Research into practice

Gaynor Wingham looks at a study into the use
of police protection for children, which gives examples of good
practice and interagency liaison.

Since Victorian times police have had the
power to remove children from home, pending the prosecution of
parents for neglect. They have also had the power to give refuge to
runaway children for the same period. Under Section 46 of the
Children Act 1989, they still have the power to remove or prevent
the removal of children who would otherwise be likely to suffer
significant harm. A study jointly funded by the NSPCC and the
Nuffield Foundation looked at the use of police protection. They
estimated that (outside of the Metropolitan Police area) each year
about 6,000 children are taken into police protection.

study was the first to look at police records. It involved a
telephone survey of the child protection unit (CPU) in 16 randomly
selected areas to establish force procedures for monitoring the use
of police protection. This was followed by an analysis of the use
of police protection by record reading and interviews in eight of
the 16 forces. Towards the end of the study two focus groups were
arranged – one involving uniform officers and the other CPU police
officers – to discuss good practice in the use of the

found a wide variation between the forces – a nine-fold difference
was shown between the highest and lowest user. There were about the
same number of girls as boys. Ten per cent of children were under
10 years, and 8 per cent were taken into protection with three or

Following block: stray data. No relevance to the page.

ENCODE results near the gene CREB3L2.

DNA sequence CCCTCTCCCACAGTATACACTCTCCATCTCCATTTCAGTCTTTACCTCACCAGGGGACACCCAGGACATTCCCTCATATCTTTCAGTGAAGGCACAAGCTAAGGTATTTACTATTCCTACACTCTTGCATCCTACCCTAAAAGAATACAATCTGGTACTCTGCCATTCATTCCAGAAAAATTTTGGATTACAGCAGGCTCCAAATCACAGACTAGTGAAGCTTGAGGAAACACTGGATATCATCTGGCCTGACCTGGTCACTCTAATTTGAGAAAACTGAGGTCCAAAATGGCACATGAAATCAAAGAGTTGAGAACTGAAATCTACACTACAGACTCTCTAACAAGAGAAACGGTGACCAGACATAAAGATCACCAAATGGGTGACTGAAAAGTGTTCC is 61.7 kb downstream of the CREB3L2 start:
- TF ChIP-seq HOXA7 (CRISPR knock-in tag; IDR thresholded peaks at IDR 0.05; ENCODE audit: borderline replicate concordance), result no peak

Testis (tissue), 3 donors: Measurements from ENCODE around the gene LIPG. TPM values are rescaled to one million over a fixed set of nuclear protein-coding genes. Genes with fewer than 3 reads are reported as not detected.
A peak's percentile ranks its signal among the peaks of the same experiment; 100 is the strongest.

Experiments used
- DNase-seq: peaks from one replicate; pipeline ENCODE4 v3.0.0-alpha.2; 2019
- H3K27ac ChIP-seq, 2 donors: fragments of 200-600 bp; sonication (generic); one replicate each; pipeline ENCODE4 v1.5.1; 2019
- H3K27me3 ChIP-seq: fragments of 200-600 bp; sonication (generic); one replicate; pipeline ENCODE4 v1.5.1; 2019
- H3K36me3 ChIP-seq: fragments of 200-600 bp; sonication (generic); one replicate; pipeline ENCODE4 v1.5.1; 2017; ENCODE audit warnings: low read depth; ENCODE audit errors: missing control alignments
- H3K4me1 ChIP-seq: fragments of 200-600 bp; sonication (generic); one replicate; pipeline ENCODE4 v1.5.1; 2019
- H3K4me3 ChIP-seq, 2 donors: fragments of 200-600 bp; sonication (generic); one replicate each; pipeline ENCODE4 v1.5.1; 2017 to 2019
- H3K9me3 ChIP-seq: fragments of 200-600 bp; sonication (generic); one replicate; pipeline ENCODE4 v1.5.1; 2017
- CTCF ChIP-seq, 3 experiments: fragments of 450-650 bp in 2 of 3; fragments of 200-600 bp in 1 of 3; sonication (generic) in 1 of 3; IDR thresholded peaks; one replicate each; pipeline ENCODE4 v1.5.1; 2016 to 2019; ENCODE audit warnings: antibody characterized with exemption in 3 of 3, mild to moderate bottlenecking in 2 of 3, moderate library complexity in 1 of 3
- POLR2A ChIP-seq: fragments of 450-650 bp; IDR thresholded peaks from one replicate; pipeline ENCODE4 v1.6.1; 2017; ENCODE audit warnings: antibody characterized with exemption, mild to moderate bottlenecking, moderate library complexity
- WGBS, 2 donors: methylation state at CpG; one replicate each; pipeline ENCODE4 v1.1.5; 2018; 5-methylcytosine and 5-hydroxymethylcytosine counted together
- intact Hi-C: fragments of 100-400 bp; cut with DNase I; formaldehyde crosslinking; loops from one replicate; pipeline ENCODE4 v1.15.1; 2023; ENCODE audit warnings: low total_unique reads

more siblings.

found that 75 per cent of cases occurred outside normal office
hours, nearly half between 4.30pm and 10pm. Police said that they
would have preferred social services to take action, but did so
themselves because something needed to be done. Social services
would sometimes have preferred the police to leave the child at
home and refer the case for further action. In some cases social
services made a referral requesting a police protection order, as
this was quicker than applying for an emergency protection

Despite Home Office guidance,
which states that children should only be taken to police stations
exceptionally, in almost two-thirds of cases this happened
initially. This “babysitting” was a source of resentment towards
social services because of the resources used and the time taken to
find alternative accommodation. Sometimes police used locked
facilities to avoid the use of close supervision.

Liaison was sometimes
problematic, particularly with uniform officers who had not built
up relationships with social workers. Police complained that they
often experienced delay in speaking to the emergency duty social
worker and this was a source of frustration. There was a conflict
in roles and expectations between the police and social workers,
with staff from each agency being critical of the other.

could the situation be improved? It appears that further discussion
of the local issues, including the removal of teenage children,
interagency liaison and the taking of children to police stations
could be a starting point. The study gives examples of good
practice, including recording, which was found to be poor on the

also raises the issue of the usefulness of police protection orders
and whether social workers should have similar powers. The
researchers concluded that the latter would change the relationship
between social workers and families, and doubted that granting such
powers to social workers would be acceptable to the community.
However, opening up such a debate locally and looking at some of
the issues raised in this research may usefully highlight the issue
as a whole.

– J
Mason, M Winn Oakley, D McGovern, Working in the Dark – The Use
of Police Protection
, Warwick University School of Law,

Gaynor Wingham is director of the
Professional Independents Consultancy.


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